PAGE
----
I have a fondness for cookbooks which I collect and read like cherished novels.

For those who adore the food porn that are cookbooks as much as I do, we all have our favorite authors. In honor of Pride Month, let me introduce you to some LGBT cookbook authors. 

Zoe Adjonyoh

Adjonyoh takes traditional Ghanaian recipes and adds her own style and point of view in Zoe's Ghana Kitchen. From kyenam (fante fried fish with shaved papaya) to aboboi (bambara bean stew), you're sure to find many recipes you'll love.  

“As a mixed-race, Black lesbian from a working-class immigrant background who works at the intersections of food, culture, identity, and politics, I’m driven to create change in the food landscape. I hope for an equal balance in the representation of global cuisines. I want to see jollof as readily accessible as curry in supermarkets and in the minds of diners,” she writes in her bio. 

Paul Arguin and Chris Taylor

On their first date in 2009, Arguin suggested they bake together over the phone. He let Taylor choose the recipe. Five years later, Arguin and Taylor were married. Today, they share a home in Atlanta with a commercial kitchen in the basement, and they just published a new cookbook, “Fabulous Modern Cookies” from The Countryman Press. Why cookies? Well, according to what they write in their book, cookies are the “most approachable of all desserts.” 

Von Diaz

Diaz is a writer, documentary producer, and author of “Coconuts & Collards: Recipes and Stories from Puerto Rico to the Deep South.” Born in Puerto Rico and raised in Atlanta, Georgia, she explores food, culture, and identity. In addition to her debut culinary memoir, she has contributed recipes and essays to several cookbooks and anthologies and her work has been featured in the New York Times, The Washington Post, Bon Appétit, NPR, Food & Wine Magazine, Eater, and Epicurious. 

Ceyenne Doroshow

In “Cooking in Heels,” Doroshow offers up 40 Southern-style favorites with a Caribbean twist. A transgender woman who was inspired to write her book while serving prison time for a prostitution conviction, she writes with good humor and begins with the story of her life. Doroshow proves that food and love are the ties that bind, and family is what you make it. 

Elizabeth Falkner

If you've ever wondered how a professional chef cooks during their downtime, chef Falkner, best known for her appearances on Food Network and her successful restaurants, gives you a peek behind the kitchen door in “Cooking Off the Clock: Recipes from My Downtime.” The cookbook provides casual, everyday recipes that are exciting and inspiring. If you're looking for all-purpose recipes that are both practical and delicious, start with this.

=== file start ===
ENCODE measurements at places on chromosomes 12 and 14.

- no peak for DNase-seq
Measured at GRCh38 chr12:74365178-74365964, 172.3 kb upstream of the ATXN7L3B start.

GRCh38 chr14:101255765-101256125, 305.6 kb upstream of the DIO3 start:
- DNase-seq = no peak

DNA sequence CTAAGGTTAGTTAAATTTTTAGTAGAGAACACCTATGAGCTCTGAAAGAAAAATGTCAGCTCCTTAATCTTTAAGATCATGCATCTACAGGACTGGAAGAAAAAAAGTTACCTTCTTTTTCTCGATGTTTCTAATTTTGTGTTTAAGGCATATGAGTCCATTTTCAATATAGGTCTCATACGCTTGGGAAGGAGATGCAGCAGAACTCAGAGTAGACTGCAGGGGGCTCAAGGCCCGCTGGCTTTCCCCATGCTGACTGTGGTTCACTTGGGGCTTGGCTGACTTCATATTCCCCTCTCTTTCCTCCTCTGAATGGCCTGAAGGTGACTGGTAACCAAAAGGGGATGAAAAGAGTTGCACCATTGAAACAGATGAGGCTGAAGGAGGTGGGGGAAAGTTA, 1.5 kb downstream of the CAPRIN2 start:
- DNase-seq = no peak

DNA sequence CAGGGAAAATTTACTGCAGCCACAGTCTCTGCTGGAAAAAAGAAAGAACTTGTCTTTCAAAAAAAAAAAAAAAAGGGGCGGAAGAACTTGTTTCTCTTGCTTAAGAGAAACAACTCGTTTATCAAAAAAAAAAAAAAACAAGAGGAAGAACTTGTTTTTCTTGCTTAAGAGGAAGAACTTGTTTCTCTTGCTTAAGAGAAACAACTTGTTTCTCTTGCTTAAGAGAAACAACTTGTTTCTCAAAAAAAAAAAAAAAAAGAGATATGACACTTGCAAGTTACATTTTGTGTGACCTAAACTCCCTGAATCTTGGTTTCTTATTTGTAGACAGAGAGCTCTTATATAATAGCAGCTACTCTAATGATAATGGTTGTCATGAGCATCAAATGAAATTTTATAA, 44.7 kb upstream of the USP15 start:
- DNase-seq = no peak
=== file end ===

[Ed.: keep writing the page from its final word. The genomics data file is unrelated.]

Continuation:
Hannah Hart

If you're a fan of Hart, host of the hit YouTube series My Drunk Kitchen, you'll love this cookbook that combines her culinary knowledge with her hilarious sense of humor. Recipes for saltine nachos and latke shotkas are both entertaining and delicious, exactly kind of food you make when you’re drunk. If you can follow a recipe. 

Edd Kimber

Kimber is a baker, food writer and TV personality. Kimber realized the corporate world wasn’t for him after entering and winning The Great British Bake Off. His cookbooks, “The Boy Who Bakes,” “Say It With Cake,” “Patisserie Made Simple” and “One Tin Bakes,” are British staples, and he currently hosts the popular "Stir the Pot" podcast. 

Tim Mulligan

While Mulligan isn’t a trained chef, he worked for years in restaurants and picked up delicious, satisfying, and failsafe recipes from fellow home cooks, adding some of his own touches along the way. He’s a gay dad who prepares meals every night for his family. In “The Perfect 10,” Mulligan provides fail-proof recipes from breakfast to appetizers and sides, to salads, entrees, desserts, and a full holiday menu. 

Bryan Petroff and Douglas Quint

Fans of “Big Gay Ice Cream,” the titular cookbook, written by the founders of the beloved ice cream shop, this is for you It gives you the scoop on everything you need to know about making homemade frozen treats. Along the way, you can enjoy Petroff and Quint’s stranger-than-fiction stories, cheeky humor, vibrant photography, and illustrations, and plenty of culinary and celebrity cameos (including an introduction by the late Anthony Bourdain). 

Lou Rand Hogan

Of course, a discussion of LGBT cookbooks would not be possible without including chef Hogan’s “The Gay Cookbook.” A reprint of the original edition from the 1960s is now available. The book is campy, and chatty. But, while written humorously, the recipes often are complex and cosmopolitan, and hold up surprisingly well. 

Jesse Szewczyk

“Tasty Pride,” compiled by Szewczyk, features 75 recipes submitted by members of the queer food community. This rainbow cookbook is an eclectic mix of recipes ranging from spicy strawberry ice cream sundaes to everything bagel beignets. Each contributor shares a short personal story — some funny, some sad, and all filled with hope. Szewczyk is a food stylist and writer based in New York. He was named a Forbes 30 Under 30 of Food & Drink for 2021. “Tasty Pride” has already raised $50,000 for GLAAD.


Rick Karlin is SFGN's food editor. Visit SFGN.com/Food to read his previous reviews. Have a culinary tip to share? Email Rick at This email address is being protected from spambots. You need JavaScript enabled to view it..


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